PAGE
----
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Data modeling is the process of identifying entities and their relationships. In relational databases, data is placed in normalized tables with foreign keys used to reference related data in other tables. Queries that the application will make are driven by the structure of the tables and related data are queried as table joins.
Let us create a domain model which can be understand easily in the relational data base world and we can trace the mapping, from the relational to distributed hash table in Cassandra.

This is an example of an ER diagram for a basic employee management system’s conceptual data model. This organization has numerous departments, each with a large number of personnel. Workers can only work on one project at a time and are assigned to several projects; some workers may not have been assigned to any projects at all. Every employee has a position, or a job role; roles can be shared by multiple employees. There might also be open positions. To access the company’s shared network, each employee has a login, however their user capabilities vary.
In order to fulfill these business needs, I created the conceptual data model that is displayed above. Employee, Department, Project, Role, and Login are the five entities that it has, and they all correspond to the actual entity data found in the physical database. The business scenario depicted is supported by the following four relationships:
👉 Department_Employee: A one-mandatory-to-many-mandatory relationship.
👉 Project_Employee: A one-optional-to-many-mandatory relationship.
👉 Role_Employee: A one-mandatory-to-many-optional relationship.
👉 Employee_Login: A one-mandatory-to-one-mandatory relationship.

▪️ Find the basic required employee details.
▪️ Finding the job dept of employee
▪️ Finding the qualifications of employee
▪️ Finding the salary of employee
▪️ Finding the leaves taken by employee
All of the queries are shown in the context of the workflow of the application in the figure below. Each box on the diagram represents a step in the application workflow, with arrows indicating the flows between steps and the associated query. If you’ve modeled the application well, each step of the workflow accomplishes a task that “unlocks” subsequent steps.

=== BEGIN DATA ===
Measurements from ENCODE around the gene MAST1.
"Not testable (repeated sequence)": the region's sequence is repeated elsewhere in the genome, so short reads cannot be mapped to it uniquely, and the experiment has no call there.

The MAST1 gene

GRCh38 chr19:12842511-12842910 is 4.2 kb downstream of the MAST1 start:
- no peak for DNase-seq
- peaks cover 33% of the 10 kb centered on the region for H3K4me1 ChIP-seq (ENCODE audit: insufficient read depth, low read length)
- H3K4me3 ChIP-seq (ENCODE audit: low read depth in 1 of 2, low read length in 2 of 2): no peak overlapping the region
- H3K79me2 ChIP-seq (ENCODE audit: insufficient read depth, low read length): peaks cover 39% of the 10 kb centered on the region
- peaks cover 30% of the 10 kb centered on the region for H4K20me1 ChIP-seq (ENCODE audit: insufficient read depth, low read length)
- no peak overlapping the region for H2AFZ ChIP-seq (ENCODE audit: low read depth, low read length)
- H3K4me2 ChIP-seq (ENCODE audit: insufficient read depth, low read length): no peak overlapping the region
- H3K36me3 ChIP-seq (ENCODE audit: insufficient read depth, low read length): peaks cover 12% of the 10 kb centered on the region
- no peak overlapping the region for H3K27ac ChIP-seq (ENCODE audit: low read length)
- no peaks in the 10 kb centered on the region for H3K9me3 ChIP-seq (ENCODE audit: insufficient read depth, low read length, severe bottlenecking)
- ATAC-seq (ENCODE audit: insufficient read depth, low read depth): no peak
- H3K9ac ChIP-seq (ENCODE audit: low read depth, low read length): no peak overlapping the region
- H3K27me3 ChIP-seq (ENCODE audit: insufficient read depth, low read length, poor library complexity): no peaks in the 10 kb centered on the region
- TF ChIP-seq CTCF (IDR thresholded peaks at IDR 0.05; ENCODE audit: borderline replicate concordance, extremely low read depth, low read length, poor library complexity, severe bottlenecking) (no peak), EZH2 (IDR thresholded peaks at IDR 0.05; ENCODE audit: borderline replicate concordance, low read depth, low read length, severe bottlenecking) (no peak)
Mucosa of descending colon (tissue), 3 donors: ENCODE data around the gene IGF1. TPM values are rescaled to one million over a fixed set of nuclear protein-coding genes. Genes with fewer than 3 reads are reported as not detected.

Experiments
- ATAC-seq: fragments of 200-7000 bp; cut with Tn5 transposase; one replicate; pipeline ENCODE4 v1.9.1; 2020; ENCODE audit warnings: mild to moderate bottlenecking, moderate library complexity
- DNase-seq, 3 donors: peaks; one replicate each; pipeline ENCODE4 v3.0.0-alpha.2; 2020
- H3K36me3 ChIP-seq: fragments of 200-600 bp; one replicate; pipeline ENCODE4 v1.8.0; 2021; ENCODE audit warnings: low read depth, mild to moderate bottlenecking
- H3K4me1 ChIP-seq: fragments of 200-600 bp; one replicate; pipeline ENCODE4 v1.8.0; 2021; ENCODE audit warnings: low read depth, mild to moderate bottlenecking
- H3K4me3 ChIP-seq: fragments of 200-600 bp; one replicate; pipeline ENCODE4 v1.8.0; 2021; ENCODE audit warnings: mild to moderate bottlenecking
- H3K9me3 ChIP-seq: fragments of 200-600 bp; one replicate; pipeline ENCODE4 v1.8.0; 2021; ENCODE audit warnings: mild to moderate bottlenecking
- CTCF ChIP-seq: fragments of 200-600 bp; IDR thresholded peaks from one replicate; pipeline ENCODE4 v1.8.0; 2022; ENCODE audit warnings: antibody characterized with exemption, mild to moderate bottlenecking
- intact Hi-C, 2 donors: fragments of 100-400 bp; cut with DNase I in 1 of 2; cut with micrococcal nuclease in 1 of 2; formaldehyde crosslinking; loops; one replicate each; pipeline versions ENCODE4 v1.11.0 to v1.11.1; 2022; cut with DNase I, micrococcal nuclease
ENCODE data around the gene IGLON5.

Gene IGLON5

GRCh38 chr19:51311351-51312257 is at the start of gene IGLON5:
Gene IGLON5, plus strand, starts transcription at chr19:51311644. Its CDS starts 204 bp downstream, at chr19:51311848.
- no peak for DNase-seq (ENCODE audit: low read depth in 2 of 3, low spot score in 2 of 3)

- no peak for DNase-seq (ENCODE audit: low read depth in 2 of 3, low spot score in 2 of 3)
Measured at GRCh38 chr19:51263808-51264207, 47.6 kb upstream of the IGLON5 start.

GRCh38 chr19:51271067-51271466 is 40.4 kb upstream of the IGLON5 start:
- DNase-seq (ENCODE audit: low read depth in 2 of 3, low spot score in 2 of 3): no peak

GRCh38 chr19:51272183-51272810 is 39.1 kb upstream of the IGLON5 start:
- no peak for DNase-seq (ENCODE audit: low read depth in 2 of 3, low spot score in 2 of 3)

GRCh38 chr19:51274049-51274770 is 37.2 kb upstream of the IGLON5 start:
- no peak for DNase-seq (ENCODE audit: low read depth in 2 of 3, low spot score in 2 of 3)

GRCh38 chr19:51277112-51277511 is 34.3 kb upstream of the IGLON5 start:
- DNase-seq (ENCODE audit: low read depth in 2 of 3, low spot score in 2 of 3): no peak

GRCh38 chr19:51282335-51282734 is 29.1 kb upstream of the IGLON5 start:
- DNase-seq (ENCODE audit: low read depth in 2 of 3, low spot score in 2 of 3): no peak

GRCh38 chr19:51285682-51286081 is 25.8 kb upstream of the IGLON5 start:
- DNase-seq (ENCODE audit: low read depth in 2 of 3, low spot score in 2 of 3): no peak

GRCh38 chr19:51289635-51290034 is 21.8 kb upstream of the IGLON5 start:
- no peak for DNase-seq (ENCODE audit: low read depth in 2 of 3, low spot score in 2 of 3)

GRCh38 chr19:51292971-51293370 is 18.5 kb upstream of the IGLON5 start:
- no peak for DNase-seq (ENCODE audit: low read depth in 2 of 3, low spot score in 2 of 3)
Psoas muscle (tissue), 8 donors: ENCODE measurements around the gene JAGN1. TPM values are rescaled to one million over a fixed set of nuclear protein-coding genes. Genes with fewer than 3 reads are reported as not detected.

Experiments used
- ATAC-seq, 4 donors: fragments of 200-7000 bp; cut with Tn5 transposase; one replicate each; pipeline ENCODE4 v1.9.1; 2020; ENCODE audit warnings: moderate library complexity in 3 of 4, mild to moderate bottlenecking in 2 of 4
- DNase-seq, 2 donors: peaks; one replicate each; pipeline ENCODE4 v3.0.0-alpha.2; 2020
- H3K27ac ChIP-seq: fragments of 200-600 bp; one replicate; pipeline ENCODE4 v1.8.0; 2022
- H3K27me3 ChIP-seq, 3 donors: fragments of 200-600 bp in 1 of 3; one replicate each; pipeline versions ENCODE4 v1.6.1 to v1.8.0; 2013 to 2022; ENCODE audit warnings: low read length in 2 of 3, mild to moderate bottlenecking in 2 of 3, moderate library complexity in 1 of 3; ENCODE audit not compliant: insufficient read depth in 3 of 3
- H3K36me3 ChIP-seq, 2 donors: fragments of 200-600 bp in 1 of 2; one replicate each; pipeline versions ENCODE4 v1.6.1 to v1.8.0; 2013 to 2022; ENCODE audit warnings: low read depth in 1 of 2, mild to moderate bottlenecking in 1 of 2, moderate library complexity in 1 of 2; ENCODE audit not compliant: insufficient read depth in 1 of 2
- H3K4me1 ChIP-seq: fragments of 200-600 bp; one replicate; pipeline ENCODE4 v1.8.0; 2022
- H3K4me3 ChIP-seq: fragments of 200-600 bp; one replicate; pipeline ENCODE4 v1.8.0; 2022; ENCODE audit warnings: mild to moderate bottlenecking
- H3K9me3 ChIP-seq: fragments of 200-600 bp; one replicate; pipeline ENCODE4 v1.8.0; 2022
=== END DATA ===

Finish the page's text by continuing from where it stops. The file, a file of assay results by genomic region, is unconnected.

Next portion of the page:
Cassandra Data Model Components:
Cassandra data model provides a mechanism for data storage. The components of Cassandra data model are keyspaces, tables, and columns.
Cassandra data model consists of keyspaces at the highest level. Keyspaces are the containers of data, similar to the schema or database in a relational database. Typically, keyspaces contain many tables.
Since there is no default keyspace, one must establish one before creating tables.
A table is just a part of one keyspace, and a keyspace can contain any number of tables. This illustrates a link between one and many.
Keyspace specifications govern replication. Replication of three, for instance, indicates that there will be three copies of each data row in the keyspace.
Additionally, when creating keyspace, you must specify the replication factor. Later on, though, the replication factor can be changed.

Within the keyspaces, the tables are defined. Tables are also referred to as Column Families in the earlier versions of Cassandra. Tables contain a set of columns and a primary key, and they store data in a set of rows.
Data is presented in tables in two formats: horizontally as rows and vertically as columns. Among the characteristics of tables are:
Tables consist of numerous rows and columns. As was previously indicated, in previous Cassandra versions, a table was also referred to as a Column Family.
     ▪️ Certain Cassandra error messages and documentation still refer to it as column family.
     ▪️ Determining a table’s primary key is crucial.
The statement to create a table named employee with four columns—empid, empfirstname, emplastname, and empsalary—is displayed in the query that is provided.
Columns define the structure of data in a table. Each column has an associated type, such as integer, text, double, and Boolean.
Columns consist of various types, such as integer, big integer, text, float, double, and Boolean.
Cassandra also provides collection types such as set, list, and map.
Further, column values have an associated time stamp representing the time of update.
This timestamp can be retrieved using the function writetime.
Using these equipments data modeling is done in Cassandra
You can now start creating Cassandra tables after you have defined your queries. First, take the entities and relationships from the conceptual model and turn them into a logical model with a table for every query.
There are 3 main modeling of the data types.



Author    : Neha Kasanagottu
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Note: Please test scripts in Non Prod before trying in Production.
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